Whether you are a mother or a daughter I would suggest reading this book! I guess that means just about anyone who is female then. The author, Deborah Tannen, explains the reasons why mothers and daughters have such trouble communicating and why so often we seem to get our wires crossed…like when your mom says something that she thinks isn’t a criticism but you take it so completely as one!
The author says that improving communication between mothers and daughters requires, above all else, understanding and seeing the situation from the other’s point of view. Well, that’s something that doesn’t always come so easily, is it? But she also gives some pointers and strategies that may help.
One note: despite the wealth of interesting, insightful, and helpful information in this book, I struggled to get through it. It wasn’t as organized as I would have liked and I wasn’t always sure what each section was really all about. Sometimes ideas and points were repeated, but I was anxious to get to the strategies at the end so I kept reading. Despite this personal challenge, I found the book to be chockfull of information and I can say it is well worth the read.
Here are some major points I took away from the book:
- The key to improving any mother-daughter relationship is the desire to do so…it doesn’t even really matter if it is the daughter or mother or both with the desire. As long as one of them works to change their behaviors, reactions and attitudes toward the other, the relationship can improve. It really can!
- Everything we say has meaning on two levels: the message or dictionary definition of your words on which everyone agrees; and the metamessage or the personal interpretation of the words which often triggers an emotional response.
- The main topics about which mothers tend to criticize (although, they see it as “advising” or “making a suggestion”) are hair, clothes, weight and how to raise your children.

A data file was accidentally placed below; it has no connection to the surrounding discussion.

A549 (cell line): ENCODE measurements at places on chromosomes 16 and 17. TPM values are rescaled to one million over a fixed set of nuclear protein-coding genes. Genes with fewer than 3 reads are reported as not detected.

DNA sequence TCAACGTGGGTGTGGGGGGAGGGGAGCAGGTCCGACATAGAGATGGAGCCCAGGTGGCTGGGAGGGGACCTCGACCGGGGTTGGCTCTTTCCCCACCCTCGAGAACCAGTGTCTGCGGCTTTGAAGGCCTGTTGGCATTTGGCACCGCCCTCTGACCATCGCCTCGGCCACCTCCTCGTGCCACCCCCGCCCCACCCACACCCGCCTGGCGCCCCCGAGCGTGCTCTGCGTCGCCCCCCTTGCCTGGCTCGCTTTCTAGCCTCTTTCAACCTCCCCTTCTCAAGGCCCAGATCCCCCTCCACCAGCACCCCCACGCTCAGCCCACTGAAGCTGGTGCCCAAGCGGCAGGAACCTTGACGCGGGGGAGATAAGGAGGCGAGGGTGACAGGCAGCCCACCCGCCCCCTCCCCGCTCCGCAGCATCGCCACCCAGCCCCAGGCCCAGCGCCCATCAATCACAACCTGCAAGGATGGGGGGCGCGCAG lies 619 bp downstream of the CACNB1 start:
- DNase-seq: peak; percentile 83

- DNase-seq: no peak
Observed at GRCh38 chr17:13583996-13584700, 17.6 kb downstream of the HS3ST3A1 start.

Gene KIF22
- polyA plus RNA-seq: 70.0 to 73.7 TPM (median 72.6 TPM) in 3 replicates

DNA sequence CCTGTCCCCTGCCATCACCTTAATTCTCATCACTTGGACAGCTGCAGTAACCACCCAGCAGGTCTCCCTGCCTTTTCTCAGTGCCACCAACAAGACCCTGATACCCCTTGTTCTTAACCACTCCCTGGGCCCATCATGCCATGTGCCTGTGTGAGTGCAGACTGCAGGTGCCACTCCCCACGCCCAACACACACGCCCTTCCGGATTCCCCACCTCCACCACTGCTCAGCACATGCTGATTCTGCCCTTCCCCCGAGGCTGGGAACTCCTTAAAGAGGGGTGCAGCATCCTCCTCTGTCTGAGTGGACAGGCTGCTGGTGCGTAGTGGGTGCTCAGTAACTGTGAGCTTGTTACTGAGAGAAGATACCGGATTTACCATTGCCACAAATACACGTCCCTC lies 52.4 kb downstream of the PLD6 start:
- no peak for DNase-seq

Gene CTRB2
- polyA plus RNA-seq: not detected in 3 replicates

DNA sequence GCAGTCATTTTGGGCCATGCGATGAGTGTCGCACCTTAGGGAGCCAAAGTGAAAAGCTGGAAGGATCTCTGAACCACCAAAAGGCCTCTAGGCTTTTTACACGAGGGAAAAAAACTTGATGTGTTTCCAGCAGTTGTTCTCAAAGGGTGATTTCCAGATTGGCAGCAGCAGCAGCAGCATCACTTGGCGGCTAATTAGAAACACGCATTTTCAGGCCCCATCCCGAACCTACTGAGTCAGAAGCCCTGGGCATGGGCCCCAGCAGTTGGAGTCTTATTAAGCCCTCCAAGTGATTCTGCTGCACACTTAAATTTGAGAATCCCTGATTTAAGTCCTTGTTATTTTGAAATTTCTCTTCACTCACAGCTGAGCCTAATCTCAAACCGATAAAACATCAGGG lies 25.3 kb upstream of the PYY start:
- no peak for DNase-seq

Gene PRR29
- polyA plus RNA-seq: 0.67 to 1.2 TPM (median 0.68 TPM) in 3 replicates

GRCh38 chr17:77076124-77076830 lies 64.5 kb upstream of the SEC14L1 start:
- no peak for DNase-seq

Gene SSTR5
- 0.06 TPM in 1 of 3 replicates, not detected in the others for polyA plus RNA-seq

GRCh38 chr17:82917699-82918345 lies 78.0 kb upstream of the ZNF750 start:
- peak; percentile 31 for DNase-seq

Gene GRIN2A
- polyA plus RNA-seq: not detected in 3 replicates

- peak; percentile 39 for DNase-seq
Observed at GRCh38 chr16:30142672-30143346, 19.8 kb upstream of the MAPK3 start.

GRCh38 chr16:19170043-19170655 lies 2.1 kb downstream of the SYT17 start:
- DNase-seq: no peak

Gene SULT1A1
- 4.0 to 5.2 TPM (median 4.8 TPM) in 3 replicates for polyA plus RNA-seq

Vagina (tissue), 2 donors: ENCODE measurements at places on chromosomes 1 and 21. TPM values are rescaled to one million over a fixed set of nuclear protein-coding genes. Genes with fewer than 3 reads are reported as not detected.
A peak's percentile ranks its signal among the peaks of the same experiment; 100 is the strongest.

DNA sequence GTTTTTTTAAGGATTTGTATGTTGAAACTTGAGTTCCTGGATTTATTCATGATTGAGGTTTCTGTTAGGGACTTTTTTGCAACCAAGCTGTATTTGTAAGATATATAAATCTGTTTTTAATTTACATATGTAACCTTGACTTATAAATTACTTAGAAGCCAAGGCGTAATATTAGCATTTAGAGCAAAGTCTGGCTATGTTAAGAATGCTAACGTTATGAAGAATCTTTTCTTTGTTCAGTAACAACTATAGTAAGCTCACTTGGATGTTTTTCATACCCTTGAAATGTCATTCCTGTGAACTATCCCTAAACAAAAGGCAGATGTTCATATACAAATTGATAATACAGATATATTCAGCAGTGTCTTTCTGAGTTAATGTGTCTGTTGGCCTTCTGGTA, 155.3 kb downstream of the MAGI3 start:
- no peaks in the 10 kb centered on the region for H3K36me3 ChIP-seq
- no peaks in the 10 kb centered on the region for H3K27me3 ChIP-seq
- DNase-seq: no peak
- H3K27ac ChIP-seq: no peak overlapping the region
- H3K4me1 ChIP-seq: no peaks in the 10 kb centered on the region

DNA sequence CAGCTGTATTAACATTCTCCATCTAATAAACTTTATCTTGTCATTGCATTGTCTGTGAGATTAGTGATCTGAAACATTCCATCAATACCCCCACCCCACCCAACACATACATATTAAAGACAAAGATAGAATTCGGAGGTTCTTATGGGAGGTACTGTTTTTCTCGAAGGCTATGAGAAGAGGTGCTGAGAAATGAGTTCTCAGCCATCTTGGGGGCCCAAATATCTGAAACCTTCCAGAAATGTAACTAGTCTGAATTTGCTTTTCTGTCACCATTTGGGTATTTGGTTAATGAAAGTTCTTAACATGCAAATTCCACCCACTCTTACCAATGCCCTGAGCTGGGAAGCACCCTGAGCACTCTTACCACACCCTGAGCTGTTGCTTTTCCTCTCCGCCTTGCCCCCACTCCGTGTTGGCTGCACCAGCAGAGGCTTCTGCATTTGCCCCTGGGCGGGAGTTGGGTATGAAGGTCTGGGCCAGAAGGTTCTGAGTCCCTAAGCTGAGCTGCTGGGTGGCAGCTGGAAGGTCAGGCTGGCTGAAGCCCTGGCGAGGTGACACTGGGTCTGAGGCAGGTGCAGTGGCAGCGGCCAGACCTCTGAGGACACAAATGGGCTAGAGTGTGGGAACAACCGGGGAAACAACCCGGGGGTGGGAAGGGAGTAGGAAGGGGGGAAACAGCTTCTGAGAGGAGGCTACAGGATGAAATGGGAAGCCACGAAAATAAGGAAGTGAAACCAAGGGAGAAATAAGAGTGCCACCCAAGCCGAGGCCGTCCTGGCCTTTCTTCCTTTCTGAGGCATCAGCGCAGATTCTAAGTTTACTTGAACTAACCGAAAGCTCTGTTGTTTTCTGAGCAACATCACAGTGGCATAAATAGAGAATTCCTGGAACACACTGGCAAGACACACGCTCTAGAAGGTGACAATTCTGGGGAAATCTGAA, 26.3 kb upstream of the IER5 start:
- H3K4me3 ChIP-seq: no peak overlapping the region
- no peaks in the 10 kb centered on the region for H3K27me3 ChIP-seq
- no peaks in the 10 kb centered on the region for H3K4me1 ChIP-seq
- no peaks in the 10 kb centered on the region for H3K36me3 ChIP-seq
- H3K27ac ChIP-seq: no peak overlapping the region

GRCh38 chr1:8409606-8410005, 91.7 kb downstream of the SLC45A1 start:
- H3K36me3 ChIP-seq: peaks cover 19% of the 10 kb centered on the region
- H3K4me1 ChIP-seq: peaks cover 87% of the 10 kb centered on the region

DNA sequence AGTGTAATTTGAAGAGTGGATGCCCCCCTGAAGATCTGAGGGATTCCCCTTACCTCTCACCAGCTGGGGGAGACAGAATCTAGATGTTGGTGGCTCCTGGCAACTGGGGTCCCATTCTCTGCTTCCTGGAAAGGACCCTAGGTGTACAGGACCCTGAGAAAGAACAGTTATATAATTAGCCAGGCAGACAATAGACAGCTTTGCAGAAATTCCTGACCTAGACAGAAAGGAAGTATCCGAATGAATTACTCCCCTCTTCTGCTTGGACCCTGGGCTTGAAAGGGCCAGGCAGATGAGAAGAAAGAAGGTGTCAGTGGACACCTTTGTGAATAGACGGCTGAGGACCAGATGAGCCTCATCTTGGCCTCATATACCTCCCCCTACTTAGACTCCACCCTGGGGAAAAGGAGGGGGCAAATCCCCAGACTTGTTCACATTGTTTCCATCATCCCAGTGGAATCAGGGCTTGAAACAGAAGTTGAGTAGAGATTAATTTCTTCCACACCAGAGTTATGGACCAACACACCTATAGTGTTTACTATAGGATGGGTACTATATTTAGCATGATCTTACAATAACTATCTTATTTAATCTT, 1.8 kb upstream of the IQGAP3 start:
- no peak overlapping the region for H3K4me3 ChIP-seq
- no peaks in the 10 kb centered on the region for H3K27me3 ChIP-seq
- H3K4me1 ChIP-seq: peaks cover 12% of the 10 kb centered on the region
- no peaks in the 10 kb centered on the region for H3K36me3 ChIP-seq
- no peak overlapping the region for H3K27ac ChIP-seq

- Mothers and daughters tend to expect more from each other than from anyone else.
- There is a constant struggle between mothers and daughters to balance closeness vs. distance and being the same vs. being different from each other.
Deborah Tannen told several personal accounts and stories in the book about her relationship with her own mother. While mothers can certainly be critical of their daughters, she mentioned that daughters often place the same critical eyes on their mothers (oh, just think of those teenage years!). In fact, when roles start to reverse as our mothers age, we actually can end up doing some of the same things to them that they always did to us. One case in point:
The author said that her mother had always been very critical of her hair; however, her mother’s never looked good either. Ms. Tannen says that she would tell her elderly mother that her hair didn’t look good, and would actually find herself fixing it whenever she would see her. She then realized, though, that she treasured those times with her mother. “I could feel my affection for my mother swell as I combed her hair and smoothed it down. There was something so intimate about handling her hair, so moving about the way she trusted me to do it.”
The mother-daughter relationship is certainly an extremely complicated one that is filled with expectations, conflicts, and history. As Deborah Tannen states, if mothers and daughters can “step outside the loop and watch the process unfold, they could see clearly what’s happening and also see ways to change the script.” We often end up playing out previous hurtful conversations with our mothers.The key is to break out of this pattern…listen to the ways we talk to each other and learn to talk to each other in new ways.
Here are just a few of the many suggestions offered in this book for improving mother-daughter relationships:
- Understanding the motives behind criticism may help (that it comes from a place of caring and concern).
- Realizing you have the power to respond differently is significant.
- Mothers should try to resist the temptation to give advice, offer help or make suggestions to grown daughters and should, instead, look for other ways to exercise their influence.
- Mothers need to feel needed – daughters might find ways to involve their mothers in their lives without compromising their independence.
- Keep a sense of humor.
- Sometimes it’s best to keep your mouth shut – saying, “I’m not going to say anything about…” is NOT keeping quiet!
The information and suggestions in this book, while certainly specific to the mother-daughter dynamic can also be helpful in other relationships as well. The key is to try to “rewrite” history between the two people. Just trying to understand where the other person’s comment comes from, reframing it, and finding new ways to react, can go a long way in improving our relationships. It may not always work, but it’s certainly worth a try…whether you’re a mother or a daughter!